“Every song we write is bleak. We don’t want anything else.” Ethan Kath, one-half of festival-conquering Toronto goth-dance duo Crystal Castles told NME earlier this year not to expect rays of light beaming from the band’s third consecutive self-titled album. He’s not exactly mischaracterizing the sound of their first two records, but he does understate their appeal. They were nihilistic, crazed, and blurred-out to holy fuck, yes, but they also had a reckless abandon that was actually quite fun. The first one was higher energy, more eclectic and disjointed, with singer Alice Glass adding lunatic barks to malfunctioning Nintendo loops. The second was sadder and slicker, with better grooves and bigger hooks. Now their third (which we will refer to as the Led Zep-ish III) is way more dejected than either, spider-webbing the group’s devil-may-care attitude with cracks of earnest concern.
Glass has been downright misanthropic in her advance interviews, talking about the world as “a dystopia where victims don’t get justice and corruption prevails.” Reading along to III’s lyric sheet confirms that that blackest of black worldviews permeates every song. For example, a song ironically called “Affection” is anchored to the line, “Catch a moth, hold it in your hand. Crush it casually.” The record’s cover art, appropriating photojournalist Samuel Aranda’s famed image of anguish in the Arab Spring protests, suggests a newly overt political bent, a defiance that goes beyond sneering pessimism. Listening to the record without those context guides is tricky.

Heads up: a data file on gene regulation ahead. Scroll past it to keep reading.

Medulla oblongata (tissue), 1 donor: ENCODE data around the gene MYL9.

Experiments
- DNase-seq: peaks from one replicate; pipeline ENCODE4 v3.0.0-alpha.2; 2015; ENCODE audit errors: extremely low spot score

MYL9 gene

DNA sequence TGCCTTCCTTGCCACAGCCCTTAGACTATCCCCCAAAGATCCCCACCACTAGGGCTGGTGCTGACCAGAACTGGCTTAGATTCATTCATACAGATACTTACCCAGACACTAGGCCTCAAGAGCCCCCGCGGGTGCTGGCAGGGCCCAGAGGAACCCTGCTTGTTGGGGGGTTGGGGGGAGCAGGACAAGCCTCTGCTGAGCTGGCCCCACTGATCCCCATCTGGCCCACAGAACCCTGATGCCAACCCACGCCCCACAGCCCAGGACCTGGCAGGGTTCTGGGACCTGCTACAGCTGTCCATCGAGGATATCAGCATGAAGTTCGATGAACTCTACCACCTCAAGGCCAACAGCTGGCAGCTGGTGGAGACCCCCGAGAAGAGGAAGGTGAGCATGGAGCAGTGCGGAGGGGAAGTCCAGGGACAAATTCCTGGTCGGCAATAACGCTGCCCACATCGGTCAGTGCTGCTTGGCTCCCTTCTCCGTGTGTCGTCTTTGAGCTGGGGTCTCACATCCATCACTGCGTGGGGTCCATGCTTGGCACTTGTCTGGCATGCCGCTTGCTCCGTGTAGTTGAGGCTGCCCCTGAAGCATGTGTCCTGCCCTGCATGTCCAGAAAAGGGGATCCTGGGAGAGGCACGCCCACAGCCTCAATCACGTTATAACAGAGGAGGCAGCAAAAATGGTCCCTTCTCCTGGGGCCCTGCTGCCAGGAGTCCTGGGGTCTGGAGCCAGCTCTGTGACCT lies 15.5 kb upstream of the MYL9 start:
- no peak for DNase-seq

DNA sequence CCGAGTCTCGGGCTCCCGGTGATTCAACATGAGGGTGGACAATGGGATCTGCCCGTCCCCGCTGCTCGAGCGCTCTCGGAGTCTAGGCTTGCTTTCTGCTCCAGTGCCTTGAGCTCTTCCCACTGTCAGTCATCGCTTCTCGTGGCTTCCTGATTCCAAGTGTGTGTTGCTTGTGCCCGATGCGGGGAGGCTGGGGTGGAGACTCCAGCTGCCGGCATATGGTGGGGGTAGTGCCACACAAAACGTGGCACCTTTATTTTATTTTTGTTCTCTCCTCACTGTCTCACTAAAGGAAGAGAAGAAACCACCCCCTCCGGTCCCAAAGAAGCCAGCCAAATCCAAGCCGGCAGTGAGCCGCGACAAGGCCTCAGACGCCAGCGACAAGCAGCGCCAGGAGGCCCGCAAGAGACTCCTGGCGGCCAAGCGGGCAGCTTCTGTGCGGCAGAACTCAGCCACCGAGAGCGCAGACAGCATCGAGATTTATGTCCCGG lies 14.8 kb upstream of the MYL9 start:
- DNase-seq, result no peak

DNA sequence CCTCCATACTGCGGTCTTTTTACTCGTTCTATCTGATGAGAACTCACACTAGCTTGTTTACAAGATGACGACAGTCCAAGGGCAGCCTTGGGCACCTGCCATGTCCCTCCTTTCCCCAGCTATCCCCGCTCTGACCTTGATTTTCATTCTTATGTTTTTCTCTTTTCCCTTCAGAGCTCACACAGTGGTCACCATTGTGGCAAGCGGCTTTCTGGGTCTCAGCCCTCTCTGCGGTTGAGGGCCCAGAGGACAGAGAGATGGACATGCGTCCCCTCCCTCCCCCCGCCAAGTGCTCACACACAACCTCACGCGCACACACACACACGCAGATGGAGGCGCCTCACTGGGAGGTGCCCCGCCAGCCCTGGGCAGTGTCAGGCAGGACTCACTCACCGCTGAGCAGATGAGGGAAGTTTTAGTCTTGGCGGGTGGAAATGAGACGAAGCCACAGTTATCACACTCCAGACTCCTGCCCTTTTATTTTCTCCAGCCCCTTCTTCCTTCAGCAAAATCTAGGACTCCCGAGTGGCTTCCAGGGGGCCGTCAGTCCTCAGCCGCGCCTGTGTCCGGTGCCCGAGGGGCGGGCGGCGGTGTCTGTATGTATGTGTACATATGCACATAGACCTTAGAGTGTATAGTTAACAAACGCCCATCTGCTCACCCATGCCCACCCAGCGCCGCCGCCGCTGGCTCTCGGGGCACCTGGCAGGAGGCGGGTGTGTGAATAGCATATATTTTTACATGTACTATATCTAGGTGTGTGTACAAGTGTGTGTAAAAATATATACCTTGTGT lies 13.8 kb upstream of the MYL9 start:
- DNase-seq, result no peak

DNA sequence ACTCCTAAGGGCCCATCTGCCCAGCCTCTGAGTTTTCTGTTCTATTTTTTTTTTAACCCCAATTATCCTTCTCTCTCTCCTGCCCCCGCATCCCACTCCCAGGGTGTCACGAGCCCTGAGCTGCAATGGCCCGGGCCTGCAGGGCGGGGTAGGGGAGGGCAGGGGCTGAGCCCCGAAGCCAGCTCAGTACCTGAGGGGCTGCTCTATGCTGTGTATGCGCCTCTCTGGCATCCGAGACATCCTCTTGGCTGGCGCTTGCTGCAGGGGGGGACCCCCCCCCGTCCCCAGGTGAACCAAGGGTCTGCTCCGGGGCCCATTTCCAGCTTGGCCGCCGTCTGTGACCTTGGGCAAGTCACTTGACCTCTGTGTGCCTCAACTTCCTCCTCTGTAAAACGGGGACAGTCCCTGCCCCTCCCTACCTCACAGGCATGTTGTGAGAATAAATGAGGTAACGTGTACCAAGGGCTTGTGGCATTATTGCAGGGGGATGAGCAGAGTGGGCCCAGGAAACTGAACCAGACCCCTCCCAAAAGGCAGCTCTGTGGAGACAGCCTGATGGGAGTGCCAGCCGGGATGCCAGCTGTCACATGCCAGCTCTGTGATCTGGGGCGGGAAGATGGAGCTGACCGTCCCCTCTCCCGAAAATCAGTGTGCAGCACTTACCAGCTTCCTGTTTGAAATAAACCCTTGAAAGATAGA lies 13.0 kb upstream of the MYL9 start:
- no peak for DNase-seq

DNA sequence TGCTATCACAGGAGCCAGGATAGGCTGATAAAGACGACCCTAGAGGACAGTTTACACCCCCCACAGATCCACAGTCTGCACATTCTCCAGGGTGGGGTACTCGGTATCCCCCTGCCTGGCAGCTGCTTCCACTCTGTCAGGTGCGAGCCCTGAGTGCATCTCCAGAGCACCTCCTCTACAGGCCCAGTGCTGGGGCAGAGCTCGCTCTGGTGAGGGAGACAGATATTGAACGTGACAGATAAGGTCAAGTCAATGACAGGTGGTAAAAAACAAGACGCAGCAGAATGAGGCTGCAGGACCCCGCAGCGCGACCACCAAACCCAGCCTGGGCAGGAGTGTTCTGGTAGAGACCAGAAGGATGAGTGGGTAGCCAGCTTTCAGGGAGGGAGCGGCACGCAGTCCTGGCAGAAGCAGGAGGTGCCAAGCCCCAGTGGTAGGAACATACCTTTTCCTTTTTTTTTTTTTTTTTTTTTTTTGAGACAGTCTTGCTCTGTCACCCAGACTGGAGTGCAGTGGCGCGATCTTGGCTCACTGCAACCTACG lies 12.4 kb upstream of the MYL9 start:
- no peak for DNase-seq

Kath’s production blankets everything in a queasy synth fog and warps Glass’s vocal until she sounds like the ghost of a robot living in a cavern. III’s alternating shoegaze moping and rave-y death disco are both coated with thick smears of mournful grime. It is successfully unsettling, abstract and dehumanized in a way that might further redeem the unreal style that was briefly called “witch-house.” (Purity Ring’s record this year helped, too.) Its despondency is abundantly clear on an emotional level, but making out specific details is often totally impossible.
album’s ultimate focus, it should be noted that Crystal Castles have found electronic textures on this record that go beyond those they have previously. They ping to poles of extremity. “Insulin” is practically the sound of pure distortion, cobbling crackling air into aggressively structured chaos, floating half-melodies that cut out in mid-waft. It’s totally brutal (and pretty exciting). They end the album with “Child I Will Hurt You,” a characteristically bummed song about parents failing their children that’s easily the most beautiful thing they’ve ever recorded. Its dread is written with shooting-star, music-box twinkling. The mastery of texture displayed here should once and for all shelve the band's early reputation as 8-bit primitives. But still, they're certainly not having any fun. It’s the difference between an apocalyptic, end-of-the-world giddiness that asks, “What does anything matter, anyway?” and a post-apocalyptic numbness that pleads, “How can we even go on?” It's a chasm too deep for strobe lights to overcome.
Photo Courtesy Crystal Castles